How to start a conversation about gender inequity

We have worked with thousands of parents and educators over the years, and while people come to our programs with the specific intention of learning how to talk about and address gender and racial inequity, these conversations can still feel daunting. We get it. There are years and years of biased conversations, norms, and patterns to be dismantled.

It’s crucial, though, that we continue to lean into the uncomfortable and explore how we perpetuate the socialization of kids every day. Years of research, including our latest She Knows Her Power qualitative study with Kindergarten to 5th-grade girls, shows that girls across the U.S. see gender bias happening, and they are feeling angry and sad about what they experience. A recent quantitative study from Lego backs up these perceptions. This means it is on us, the influential adults in girls’ lives — parents, caregivers, educators, coaches, program staff — to learn how to center girls, create brave spaces for girls to thrive, and preserve the self-trust girls are born with.

The good news is that the beginning conversational steps around gender inequity are actually really simple. If you have been wondering how to start a conversation about gender equity, here is a question to open the conversation and two follow-up questions to help you gain a deeper understanding into a young person’s experience.

How To Start A Conversation About Gender Inequity

1. Ask about their experience

One of the simplest ways to center a young person is to focus on their experience: provide a space where you listen and truly make space for them to be heard. For example, ask, “Do you ever see people treated differently because of their gender?” Resist the urge to jump in and fill any silence, but if they respond with, “I don’t know,” you could gently encourage them to think beyond the immediate experiences of school or activities to what they are seeing with extended family or through media.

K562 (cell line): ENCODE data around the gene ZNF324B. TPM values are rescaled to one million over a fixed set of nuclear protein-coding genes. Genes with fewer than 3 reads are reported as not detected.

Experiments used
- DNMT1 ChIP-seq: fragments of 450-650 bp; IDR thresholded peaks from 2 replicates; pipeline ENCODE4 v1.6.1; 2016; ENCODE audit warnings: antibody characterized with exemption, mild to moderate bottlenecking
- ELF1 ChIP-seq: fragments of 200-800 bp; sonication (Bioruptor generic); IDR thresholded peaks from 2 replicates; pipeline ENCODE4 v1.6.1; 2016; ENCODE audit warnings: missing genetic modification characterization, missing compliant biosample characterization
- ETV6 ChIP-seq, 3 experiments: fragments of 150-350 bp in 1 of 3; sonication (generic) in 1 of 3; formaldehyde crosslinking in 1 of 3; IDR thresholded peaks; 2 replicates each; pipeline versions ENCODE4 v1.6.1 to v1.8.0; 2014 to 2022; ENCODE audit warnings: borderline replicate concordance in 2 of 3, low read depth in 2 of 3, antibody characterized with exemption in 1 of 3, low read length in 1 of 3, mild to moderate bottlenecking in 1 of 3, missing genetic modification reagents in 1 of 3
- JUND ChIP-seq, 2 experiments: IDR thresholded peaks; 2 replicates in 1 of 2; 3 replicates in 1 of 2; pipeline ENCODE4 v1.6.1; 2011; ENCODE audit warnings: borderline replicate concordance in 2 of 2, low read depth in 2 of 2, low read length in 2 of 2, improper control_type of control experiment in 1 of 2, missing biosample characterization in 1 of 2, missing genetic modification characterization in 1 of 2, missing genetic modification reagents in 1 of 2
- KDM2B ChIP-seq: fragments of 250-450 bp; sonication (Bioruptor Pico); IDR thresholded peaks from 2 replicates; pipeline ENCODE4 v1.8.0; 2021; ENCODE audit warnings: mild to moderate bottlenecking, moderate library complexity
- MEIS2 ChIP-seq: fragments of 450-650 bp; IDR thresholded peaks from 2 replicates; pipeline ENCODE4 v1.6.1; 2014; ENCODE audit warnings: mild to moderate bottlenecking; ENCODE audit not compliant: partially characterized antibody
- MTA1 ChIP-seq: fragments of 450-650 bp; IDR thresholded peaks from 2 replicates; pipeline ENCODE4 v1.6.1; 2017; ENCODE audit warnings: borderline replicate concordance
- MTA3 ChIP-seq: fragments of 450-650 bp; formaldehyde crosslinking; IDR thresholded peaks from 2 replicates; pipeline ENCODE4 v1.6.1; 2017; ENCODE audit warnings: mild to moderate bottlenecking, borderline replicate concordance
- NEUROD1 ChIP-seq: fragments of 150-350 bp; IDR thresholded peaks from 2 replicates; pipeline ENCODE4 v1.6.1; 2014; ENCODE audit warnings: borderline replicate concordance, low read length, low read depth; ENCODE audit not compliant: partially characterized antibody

2. Talk about context

Once you have an experience as the anchor for conversation, gain context by asking, “When did this treatment happen?” Whether it’s an experience that happened directly in the young person’s world (e.g., at school or home) or something they saw in a news story or TV show, this question creates an opportunity to talk about how gender inequity can happen in many, many forms. For example, if you watch our She Knows Her Power video, you will hear girls share about experiences of gender inequity at school, such as teachers calling on boys first in the classroom or gym teachers only giving high fives to boys.

3. Discuss how they feel about it

At Girls Leadership our programming is grounded in social and emotional learning (SEL) — the process of developing personal and relational awareness, communication, and decision-making skills. The seemingly simple question, “How did it make you feel?” is an important one to help young people practice connecting to their feelings around these events. Listen to their responses and validate their feelings with a response such as, “You sound really angry” or “I’m so sorry that happened; that is disappointing.” Avoid undermining language like “Don’t be so upset” or “It sounds like you are making a big deal of this.” This is a great opportunity to connect our young people with the importance of anger or sadness, especially for girls who are often pressured to avoid challenging feelings. If we don’t allow ourselves to get upset, we will never have the fuel to take action and change things.

Sometimes the seemingly hardest things involve simple actions. We hope these ideas will help spark a conversation today.

  1. Mary fowler

    This was absolutely great! I would love the same layout on how to start a conversation about gender identity, with girls as young as 13 years of age who are feeling confused about having feelings for other girls.


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